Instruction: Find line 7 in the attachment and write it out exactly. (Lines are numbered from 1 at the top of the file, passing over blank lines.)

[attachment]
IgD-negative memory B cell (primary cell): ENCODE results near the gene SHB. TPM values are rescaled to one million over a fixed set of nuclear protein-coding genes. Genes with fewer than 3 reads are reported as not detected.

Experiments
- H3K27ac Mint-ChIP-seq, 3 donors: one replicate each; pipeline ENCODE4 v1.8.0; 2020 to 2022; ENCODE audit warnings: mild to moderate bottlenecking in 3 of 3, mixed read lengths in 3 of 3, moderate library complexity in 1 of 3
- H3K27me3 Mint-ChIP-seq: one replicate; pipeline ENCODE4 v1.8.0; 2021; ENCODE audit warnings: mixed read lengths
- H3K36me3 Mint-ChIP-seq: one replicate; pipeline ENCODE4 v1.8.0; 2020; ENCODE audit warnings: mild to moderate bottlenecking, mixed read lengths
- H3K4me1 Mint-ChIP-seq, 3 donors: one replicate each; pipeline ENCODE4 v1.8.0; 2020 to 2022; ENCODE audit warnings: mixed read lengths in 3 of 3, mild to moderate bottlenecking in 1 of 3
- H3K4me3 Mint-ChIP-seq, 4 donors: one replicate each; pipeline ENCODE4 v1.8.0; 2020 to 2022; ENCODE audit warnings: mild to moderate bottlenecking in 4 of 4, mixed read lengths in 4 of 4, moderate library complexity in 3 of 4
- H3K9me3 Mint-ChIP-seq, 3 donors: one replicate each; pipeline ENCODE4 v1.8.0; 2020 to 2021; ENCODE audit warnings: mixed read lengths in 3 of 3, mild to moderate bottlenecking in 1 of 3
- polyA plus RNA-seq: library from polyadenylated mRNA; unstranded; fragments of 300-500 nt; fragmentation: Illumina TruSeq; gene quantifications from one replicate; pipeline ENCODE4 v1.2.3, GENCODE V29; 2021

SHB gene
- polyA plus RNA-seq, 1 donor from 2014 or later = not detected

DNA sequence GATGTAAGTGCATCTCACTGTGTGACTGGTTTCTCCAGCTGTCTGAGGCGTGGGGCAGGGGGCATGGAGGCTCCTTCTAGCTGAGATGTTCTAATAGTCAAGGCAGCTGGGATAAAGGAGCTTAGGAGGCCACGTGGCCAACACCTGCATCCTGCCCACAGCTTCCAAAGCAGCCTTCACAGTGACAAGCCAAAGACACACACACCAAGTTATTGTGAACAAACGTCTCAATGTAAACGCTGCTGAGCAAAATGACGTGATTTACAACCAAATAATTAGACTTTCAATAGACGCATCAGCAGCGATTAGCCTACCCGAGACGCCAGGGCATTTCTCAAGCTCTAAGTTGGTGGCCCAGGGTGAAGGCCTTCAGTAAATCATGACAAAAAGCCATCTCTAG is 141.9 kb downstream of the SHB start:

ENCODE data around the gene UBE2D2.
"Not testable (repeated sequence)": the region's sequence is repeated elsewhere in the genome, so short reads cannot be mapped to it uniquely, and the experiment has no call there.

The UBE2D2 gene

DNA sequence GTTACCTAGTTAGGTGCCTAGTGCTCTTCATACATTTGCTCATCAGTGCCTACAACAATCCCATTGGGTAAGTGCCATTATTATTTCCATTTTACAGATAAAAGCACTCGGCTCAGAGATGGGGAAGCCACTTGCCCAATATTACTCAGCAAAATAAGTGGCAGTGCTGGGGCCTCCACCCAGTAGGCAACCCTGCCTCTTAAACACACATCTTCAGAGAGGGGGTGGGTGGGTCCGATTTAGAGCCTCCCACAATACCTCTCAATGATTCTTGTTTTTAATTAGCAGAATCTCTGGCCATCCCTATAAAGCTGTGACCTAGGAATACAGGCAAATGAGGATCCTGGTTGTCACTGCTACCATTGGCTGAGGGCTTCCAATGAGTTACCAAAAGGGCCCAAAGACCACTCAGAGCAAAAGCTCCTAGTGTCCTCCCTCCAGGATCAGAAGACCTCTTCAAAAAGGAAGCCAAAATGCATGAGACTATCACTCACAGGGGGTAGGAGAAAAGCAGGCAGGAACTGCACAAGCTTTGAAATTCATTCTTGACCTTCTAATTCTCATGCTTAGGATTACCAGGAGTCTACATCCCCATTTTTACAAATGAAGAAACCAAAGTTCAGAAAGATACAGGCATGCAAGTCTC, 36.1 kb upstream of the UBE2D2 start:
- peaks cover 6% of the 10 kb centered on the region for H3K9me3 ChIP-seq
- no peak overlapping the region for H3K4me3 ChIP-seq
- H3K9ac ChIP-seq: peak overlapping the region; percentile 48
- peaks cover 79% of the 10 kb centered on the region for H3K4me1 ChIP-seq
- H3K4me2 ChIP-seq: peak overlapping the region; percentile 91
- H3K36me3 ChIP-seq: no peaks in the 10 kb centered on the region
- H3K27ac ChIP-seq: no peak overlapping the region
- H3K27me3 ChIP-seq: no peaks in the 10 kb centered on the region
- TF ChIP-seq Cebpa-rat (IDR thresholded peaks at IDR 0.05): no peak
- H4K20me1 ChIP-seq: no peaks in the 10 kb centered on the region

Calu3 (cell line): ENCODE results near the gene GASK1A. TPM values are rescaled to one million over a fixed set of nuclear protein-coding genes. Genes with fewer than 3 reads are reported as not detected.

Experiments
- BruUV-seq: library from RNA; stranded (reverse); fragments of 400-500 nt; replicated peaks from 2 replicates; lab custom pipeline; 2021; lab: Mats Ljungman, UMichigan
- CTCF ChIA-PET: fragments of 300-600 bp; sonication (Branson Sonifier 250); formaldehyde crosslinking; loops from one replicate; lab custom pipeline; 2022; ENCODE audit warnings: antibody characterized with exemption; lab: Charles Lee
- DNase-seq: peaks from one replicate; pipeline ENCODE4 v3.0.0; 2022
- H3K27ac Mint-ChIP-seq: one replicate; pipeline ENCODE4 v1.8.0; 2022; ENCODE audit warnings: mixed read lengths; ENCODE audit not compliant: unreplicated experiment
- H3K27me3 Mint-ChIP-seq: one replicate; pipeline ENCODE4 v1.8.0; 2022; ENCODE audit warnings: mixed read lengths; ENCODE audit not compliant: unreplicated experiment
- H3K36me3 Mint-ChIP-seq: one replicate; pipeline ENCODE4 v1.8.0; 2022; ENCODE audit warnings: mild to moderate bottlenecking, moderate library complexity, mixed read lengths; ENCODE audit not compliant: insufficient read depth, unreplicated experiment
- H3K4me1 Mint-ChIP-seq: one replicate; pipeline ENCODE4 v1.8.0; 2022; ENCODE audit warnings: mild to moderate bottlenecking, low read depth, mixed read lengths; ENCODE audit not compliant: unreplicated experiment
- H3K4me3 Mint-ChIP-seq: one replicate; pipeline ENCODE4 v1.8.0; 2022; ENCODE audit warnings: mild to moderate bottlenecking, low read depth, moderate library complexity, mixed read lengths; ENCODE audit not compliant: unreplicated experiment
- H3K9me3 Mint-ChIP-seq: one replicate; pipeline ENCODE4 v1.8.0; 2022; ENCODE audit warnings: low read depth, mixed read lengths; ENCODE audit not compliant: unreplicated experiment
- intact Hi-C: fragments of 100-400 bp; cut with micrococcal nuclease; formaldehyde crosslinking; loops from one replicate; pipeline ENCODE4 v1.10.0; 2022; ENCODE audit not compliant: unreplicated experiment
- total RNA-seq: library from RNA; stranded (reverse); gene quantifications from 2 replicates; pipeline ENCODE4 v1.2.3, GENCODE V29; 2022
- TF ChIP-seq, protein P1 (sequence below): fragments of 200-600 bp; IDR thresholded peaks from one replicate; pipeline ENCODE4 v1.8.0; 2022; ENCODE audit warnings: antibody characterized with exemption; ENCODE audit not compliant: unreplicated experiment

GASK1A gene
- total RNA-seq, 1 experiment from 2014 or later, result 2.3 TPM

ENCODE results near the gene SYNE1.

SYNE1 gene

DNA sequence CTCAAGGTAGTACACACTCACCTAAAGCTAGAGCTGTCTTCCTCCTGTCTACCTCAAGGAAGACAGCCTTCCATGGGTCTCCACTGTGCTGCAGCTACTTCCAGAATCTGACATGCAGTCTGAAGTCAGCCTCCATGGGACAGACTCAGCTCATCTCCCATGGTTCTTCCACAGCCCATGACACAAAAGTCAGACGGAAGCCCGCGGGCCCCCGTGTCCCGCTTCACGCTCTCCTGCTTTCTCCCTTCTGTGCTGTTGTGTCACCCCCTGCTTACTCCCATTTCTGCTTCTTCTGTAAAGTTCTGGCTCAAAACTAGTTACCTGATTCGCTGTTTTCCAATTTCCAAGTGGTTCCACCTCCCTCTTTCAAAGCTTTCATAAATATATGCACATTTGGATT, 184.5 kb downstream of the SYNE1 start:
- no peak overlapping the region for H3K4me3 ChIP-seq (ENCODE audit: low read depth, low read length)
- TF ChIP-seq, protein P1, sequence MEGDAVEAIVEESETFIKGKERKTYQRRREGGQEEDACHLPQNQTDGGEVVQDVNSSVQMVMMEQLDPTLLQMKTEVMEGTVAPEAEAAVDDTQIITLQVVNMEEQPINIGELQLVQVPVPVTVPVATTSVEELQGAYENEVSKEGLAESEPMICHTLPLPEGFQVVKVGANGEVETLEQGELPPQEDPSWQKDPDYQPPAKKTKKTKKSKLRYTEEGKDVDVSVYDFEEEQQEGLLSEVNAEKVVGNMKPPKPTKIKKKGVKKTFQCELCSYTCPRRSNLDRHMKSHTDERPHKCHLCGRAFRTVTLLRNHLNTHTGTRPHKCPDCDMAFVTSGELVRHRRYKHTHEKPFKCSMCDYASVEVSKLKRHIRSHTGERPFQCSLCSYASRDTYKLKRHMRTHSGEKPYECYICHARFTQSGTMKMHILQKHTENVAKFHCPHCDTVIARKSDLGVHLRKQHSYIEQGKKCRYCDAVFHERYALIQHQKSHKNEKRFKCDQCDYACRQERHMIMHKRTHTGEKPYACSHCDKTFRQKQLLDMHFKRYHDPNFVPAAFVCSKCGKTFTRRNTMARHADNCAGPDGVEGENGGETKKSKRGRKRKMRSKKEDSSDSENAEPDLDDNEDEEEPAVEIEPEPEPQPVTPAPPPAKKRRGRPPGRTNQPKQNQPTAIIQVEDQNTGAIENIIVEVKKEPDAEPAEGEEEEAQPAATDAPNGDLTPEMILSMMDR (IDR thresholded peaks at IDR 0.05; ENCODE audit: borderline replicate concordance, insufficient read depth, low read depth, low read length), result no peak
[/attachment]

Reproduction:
- H3K4me3 Mint-ChIP-seq, 4 donors: one replicate each; pipeline ENCODE4 v1.8.0; 2020 to 2022; ENCODE audit warnings: mild to moderate bottlenecking in 4 of 4, mixed read lengths in 4 of 4, moderate library complexity in 3 of 4